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Alcohol and your heart health: The good and bad side of it

by , 25 November 2014

In terms of heart health, alcohol receives both praise and prejudice.

On one hand, there's plenty of research to show that drinking a glass a day is heart healthy. On the other, there's just as much evidence against it. In fact, the evidence suggests alcohol has a direct role in the development and progression of the heart disease epidemic.

With one in 12 people across the globe with the devastating diagnosis, the role alcohol has in harming your heart might be a lot more cause for concern.

Let's look at what research says about alcohol and its affect on your heart health. (With this information in hand, it'll be easier to decide whether drinking will be to your benefit or detriment.)

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Some benefit, others don’t when it comes to alcohol and heart health

 
People who benefit from drinking are the ones who do so only in moderation, say experts.
 
Researchers at a Danish University studied the alcohol intake of 60,000 men and women for almost six years.
 
When the study ended, they found that the men who drank the most alcohol every week – averaging out at one drink a day – had a significant 41% lower risk of heart disease. This compared to men with a 7% lower risk when they drank one drink a week.
 
The women who took part in the study showed different results. Those who drank every day had a 35% lowered heart disease risk. But when they drank only one drink a week, their risk was 36% lower.
 
Unfortunately, researchers said there was a limitation to their study’s conclusion. This because they took an average of drinks per participant and didn’t factor in binge drinking.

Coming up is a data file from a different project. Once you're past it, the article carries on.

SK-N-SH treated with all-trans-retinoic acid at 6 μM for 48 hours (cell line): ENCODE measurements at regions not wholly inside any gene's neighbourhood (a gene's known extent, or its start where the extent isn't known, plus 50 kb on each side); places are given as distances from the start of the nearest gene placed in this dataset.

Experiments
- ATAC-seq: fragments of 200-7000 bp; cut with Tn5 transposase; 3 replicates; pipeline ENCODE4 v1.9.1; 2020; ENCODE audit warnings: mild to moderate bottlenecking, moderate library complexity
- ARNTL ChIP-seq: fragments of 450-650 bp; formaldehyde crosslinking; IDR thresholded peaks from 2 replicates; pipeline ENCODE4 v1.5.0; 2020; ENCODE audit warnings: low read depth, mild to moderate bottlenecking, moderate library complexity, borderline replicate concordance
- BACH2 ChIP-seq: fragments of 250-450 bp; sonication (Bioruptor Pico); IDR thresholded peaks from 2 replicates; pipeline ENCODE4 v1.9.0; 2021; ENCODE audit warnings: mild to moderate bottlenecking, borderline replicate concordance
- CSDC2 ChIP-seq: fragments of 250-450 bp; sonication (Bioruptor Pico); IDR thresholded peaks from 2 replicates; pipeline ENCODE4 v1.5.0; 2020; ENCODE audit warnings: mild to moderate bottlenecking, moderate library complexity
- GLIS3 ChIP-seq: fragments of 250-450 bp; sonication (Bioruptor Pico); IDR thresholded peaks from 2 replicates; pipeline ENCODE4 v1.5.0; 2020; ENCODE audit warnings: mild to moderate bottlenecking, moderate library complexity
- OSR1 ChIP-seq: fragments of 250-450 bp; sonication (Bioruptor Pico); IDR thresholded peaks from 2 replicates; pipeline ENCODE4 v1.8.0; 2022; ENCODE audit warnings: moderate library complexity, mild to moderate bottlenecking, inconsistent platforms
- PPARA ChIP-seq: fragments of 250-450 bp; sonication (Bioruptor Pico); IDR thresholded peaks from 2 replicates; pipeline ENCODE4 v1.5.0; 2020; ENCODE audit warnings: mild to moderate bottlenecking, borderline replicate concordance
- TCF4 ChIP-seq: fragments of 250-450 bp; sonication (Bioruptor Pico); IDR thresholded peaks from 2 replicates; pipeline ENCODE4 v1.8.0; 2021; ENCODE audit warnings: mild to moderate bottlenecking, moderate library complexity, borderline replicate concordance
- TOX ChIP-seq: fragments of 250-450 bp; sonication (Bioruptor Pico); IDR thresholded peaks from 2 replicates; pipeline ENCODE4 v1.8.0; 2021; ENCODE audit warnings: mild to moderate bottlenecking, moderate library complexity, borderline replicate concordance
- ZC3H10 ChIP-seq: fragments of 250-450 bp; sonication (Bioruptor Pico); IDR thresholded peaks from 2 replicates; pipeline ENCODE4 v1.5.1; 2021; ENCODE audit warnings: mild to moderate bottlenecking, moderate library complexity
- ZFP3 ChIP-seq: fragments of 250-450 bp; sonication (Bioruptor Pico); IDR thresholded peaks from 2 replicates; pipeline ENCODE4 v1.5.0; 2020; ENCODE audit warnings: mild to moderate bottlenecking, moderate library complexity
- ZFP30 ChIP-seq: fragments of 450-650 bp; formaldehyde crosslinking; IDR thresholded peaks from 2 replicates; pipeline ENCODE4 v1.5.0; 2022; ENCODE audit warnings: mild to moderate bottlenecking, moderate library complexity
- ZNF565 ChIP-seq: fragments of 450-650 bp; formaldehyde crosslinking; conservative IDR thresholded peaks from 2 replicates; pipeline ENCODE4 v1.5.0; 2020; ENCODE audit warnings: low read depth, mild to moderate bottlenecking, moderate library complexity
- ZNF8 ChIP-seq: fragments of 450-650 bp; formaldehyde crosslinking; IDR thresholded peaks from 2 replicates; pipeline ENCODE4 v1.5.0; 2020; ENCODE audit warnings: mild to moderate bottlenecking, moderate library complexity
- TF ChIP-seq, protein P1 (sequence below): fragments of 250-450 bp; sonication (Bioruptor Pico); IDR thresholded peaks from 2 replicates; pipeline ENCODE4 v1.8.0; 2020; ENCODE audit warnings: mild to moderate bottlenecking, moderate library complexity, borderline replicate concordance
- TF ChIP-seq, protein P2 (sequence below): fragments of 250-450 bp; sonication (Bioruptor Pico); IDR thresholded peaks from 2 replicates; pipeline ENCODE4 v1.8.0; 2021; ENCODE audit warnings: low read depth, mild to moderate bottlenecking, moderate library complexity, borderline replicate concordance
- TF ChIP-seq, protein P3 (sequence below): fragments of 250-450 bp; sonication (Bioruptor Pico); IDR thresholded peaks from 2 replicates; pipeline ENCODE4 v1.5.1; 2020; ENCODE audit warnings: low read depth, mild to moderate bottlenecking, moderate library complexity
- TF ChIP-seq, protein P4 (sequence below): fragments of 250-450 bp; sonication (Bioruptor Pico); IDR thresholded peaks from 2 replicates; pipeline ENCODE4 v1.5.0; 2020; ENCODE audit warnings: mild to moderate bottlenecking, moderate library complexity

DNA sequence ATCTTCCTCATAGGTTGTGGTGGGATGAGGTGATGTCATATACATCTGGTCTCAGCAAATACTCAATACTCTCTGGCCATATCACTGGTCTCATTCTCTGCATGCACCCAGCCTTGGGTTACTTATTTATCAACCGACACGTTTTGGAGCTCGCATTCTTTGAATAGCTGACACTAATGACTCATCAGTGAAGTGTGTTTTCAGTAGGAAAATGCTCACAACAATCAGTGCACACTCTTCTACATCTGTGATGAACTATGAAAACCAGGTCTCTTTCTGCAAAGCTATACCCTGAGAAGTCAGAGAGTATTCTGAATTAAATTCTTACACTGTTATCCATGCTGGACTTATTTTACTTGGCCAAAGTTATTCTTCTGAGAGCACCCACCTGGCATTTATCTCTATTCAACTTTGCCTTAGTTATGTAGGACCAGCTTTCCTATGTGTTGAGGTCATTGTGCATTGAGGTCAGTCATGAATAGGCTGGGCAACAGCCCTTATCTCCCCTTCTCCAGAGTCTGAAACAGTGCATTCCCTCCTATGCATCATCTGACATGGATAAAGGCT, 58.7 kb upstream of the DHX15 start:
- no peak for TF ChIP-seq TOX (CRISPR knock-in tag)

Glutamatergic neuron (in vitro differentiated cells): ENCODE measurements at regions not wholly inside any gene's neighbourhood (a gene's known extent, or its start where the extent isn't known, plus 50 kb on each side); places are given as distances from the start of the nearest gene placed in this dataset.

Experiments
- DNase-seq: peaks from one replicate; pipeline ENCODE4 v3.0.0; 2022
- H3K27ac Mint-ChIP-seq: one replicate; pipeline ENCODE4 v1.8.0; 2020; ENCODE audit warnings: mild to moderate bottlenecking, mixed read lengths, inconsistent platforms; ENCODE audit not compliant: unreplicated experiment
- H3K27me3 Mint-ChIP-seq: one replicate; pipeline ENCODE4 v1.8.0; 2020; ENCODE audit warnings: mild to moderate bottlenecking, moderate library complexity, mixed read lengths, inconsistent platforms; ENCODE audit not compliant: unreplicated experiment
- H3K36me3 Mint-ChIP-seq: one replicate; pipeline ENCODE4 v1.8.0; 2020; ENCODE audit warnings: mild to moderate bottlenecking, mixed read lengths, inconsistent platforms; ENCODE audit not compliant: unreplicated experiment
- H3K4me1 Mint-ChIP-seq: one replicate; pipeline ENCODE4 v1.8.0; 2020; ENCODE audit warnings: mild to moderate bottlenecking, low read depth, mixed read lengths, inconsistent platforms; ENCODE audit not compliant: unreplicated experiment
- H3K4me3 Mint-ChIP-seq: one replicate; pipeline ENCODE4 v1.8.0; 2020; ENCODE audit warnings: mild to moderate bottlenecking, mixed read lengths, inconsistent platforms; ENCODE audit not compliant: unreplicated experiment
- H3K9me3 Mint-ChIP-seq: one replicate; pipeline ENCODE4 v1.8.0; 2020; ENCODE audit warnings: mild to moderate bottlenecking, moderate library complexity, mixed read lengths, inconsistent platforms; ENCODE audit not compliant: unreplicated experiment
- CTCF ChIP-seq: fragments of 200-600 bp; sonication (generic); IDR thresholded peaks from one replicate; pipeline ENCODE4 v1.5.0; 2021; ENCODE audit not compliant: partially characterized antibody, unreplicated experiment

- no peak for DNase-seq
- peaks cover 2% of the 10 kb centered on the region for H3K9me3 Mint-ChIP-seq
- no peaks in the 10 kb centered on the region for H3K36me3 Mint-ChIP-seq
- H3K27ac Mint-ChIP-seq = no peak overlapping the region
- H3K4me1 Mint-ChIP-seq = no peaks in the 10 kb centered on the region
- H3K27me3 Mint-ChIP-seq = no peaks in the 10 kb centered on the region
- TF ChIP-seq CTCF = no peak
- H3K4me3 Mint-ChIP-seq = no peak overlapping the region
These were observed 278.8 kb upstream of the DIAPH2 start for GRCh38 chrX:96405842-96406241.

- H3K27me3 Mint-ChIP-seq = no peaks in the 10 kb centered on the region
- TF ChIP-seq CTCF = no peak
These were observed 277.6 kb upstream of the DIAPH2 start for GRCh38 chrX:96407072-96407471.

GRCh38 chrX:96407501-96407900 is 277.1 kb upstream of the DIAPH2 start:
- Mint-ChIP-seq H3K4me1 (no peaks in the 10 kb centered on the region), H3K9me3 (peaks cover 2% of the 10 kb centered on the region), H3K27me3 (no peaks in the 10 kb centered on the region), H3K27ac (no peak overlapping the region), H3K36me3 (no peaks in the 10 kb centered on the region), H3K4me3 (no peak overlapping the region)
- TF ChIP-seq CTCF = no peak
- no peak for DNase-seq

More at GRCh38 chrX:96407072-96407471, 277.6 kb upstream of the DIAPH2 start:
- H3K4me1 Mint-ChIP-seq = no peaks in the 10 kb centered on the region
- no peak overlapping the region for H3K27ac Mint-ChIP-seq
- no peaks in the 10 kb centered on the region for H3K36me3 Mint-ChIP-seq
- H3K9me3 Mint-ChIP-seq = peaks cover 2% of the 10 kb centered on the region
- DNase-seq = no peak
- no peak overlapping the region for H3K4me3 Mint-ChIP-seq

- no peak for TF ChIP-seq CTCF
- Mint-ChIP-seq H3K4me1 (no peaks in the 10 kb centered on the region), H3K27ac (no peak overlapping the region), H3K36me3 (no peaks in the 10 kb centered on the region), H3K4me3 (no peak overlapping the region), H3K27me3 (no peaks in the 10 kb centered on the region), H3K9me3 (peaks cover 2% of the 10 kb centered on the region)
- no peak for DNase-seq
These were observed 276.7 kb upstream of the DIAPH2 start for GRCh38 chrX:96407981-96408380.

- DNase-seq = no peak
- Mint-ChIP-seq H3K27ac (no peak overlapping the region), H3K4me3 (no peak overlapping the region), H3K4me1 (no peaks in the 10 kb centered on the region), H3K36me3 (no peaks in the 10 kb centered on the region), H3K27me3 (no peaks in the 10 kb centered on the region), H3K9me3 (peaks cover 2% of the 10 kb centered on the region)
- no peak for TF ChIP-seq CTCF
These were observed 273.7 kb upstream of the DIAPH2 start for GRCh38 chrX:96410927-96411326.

Despite this, it shows alcohol can help lower the heart disease risk – in men especially.
 
Now, what about the situation where alcohol hampers heart health?
 
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Your heart health suffers when you drink

 
Many studies show that severe nutrient deficiencies accompany heavy drinking and affects your heart health. But there’s something even more devastating: There’s a direct link between alcohol and heart muscle damage.
 
When you drink too much, especially when you binge drink, the toxins from alcohol affect your heart muscle. They damage it from the inside as it pumps blood and this leave it unable to do its work and it becomes tired faster.
 
This means you’re more prone to heart problems and heart disease.
 
Then there are the nutrient deficiencies that impact the problems.
 
One of the most important nutrients for your heart is B1 or thiamine. When you drink, it inhibits your gut from absorbing thiamine correctly.
 
This means there’s not enough thiamine absorption and the stores in your liver start getting low. Continue drinking and the stores can run out completely.
 
And that’s where the problem comes in.
 
Your liver changes the thiamine you get from food into a more helpful kind that your body uses to make energy. It’s specifically this type of thiamine that your heart muscles use to keep pumping. And when there’s not enough, the muscle becomes weak and you blood flow slows.
 
Researchers say there’s evidence that thiamine supplements taken by alcoholics has a great effect on lowering their heart disease risk. They notice when alcoholics take thiamine, their muscles contact harder, meaning more blood flows through the body.
 
That’s why, if you already suffer from any type of heart problem, including an irregular heartbeat or atrial fibrillation, drinking alcohol for better heart health is not an option.
 
Now that you know when alcohol can benefit or harm your heart health, make sure you take your own health into consideration every time you raise your glass.

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